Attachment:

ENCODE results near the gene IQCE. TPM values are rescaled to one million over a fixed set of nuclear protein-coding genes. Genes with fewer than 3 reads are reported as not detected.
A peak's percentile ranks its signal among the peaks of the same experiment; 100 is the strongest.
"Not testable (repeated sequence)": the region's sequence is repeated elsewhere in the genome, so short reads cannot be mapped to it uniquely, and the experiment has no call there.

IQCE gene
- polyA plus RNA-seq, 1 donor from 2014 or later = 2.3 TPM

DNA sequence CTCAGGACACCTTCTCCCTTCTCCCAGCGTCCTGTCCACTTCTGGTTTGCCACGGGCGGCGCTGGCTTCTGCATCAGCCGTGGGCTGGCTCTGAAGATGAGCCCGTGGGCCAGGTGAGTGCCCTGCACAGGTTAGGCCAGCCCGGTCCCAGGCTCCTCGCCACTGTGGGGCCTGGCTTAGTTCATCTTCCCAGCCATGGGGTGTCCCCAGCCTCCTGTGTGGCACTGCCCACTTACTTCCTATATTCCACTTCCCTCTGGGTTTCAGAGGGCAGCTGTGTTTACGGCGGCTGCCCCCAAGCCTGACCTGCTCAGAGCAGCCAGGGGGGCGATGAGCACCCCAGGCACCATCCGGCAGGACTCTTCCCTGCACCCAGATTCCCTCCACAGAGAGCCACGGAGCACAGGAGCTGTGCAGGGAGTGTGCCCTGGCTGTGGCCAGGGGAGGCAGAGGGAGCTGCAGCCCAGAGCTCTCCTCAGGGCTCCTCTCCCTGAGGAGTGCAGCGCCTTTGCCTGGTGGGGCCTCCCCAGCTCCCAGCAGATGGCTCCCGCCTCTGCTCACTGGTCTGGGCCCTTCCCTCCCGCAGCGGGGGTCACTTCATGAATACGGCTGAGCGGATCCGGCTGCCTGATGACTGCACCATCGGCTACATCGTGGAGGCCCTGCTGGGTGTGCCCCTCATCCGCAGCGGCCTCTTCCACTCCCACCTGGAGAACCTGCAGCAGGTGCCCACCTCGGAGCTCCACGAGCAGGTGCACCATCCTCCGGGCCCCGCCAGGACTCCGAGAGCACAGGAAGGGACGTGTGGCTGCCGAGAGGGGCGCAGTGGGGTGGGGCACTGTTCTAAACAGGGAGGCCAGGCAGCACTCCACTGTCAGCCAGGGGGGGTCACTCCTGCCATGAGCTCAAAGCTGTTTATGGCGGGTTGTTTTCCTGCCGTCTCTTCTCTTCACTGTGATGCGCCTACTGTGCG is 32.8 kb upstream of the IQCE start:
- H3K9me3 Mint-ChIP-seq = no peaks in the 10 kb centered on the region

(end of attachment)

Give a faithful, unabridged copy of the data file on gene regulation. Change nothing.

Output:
ENCODE results near the gene IQCE. TPM values are rescaled to one million over a fixed set of nuclear protein-coding genes. Genes with fewer than 3 reads are reported as not detected.
A peak's percentile ranks its signal among the peaks of the same experiment; 100 is the strongest.
"Not testable (repeated sequence)": the region's sequence is repeated elsewhere in the genome, so short reads cannot be mapped to it uniquely, and the experiment has no call there.

IQCE gene
- polyA plus RNA-seq, 1 donor from 2014 or later = 2.3 TPM

DNA sequence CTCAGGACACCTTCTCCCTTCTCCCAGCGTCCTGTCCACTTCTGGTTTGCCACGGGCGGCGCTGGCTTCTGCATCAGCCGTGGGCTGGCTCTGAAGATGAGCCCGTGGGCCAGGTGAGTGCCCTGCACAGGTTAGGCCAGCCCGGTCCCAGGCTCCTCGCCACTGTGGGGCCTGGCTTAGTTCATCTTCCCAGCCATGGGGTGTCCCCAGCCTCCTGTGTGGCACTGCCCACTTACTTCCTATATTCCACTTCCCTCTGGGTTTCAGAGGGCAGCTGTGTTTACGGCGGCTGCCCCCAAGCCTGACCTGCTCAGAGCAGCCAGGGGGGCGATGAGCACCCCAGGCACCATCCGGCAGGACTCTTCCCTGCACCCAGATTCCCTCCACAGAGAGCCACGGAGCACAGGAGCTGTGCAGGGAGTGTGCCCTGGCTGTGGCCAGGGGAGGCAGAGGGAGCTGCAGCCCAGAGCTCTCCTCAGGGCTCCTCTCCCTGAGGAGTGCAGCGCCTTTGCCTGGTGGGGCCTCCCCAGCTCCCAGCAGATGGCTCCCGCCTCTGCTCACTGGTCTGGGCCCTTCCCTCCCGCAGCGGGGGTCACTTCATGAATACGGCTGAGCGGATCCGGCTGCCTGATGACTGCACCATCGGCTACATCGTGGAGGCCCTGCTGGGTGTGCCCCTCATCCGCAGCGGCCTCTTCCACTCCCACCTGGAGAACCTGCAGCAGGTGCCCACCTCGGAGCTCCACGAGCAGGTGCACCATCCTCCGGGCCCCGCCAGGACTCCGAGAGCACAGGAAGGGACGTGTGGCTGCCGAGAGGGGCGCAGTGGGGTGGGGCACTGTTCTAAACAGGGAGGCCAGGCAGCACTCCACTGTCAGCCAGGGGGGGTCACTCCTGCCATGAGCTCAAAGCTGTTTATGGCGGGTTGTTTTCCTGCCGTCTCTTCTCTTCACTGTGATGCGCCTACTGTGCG is 32.8 kb upstream of the IQCE start:
- H3K9me3 Mint-ChIP-seq = no peaks in the 10 kb centered on the region